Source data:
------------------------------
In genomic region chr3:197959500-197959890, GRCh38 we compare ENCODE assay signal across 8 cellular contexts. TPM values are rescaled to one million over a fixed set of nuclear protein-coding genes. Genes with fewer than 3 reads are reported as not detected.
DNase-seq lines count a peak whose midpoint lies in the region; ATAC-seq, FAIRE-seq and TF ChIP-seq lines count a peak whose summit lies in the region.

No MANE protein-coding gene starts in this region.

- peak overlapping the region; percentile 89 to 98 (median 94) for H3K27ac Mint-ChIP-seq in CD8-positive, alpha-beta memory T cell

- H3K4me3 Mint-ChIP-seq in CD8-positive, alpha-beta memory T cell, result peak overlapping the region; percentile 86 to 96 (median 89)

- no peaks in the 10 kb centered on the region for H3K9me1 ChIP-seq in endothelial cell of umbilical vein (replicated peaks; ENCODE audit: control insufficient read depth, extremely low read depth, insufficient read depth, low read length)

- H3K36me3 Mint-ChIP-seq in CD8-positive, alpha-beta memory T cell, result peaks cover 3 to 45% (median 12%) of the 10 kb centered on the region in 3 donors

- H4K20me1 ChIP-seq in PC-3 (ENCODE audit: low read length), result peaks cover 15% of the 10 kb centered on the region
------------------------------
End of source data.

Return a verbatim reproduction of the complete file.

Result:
In genomic region chr3:197959500-197959890, GRCh38 we compare ENCODE assay signal across 8 cellular contexts. TPM values are rescaled to one million over a fixed set of nuclear protein-coding genes. Genes with fewer than 3 reads are reported as not detected.
DNase-seq lines count a peak whose midpoint lies in the region; ATAC-seq, FAIRE-seq and TF ChIP-seq lines count a peak whose summit lies in the region.

No MANE protein-coding gene starts in this region.

- peak overlapping the region; percentile 89 to 98 (median 94) for H3K27ac Mint-ChIP-seq in CD8-positive, alpha-beta memory T cell

- H3K4me3 Mint-ChIP-seq in CD8-positive, alpha-beta memory T cell, result peak overlapping the region; percentile 86 to 96 (median 89)

- no peaks in the 10 kb centered on the region for H3K9me1 ChIP-seq in endothelial cell of umbilical vein (replicated peaks; ENCODE audit: control insufficient read depth, extremely low read depth, insufficient read depth, low read length)

- H3K36me3 Mint-ChIP-seq in CD8-positive, alpha-beta memory T cell, result peaks cover 3 to 45% (median 12%) of the 10 kb centered on the region in 3 donors

- H4K20me1 ChIP-seq in PC-3 (ENCODE audit: low read length), result peaks cover 15% of the 10 kb centered on the region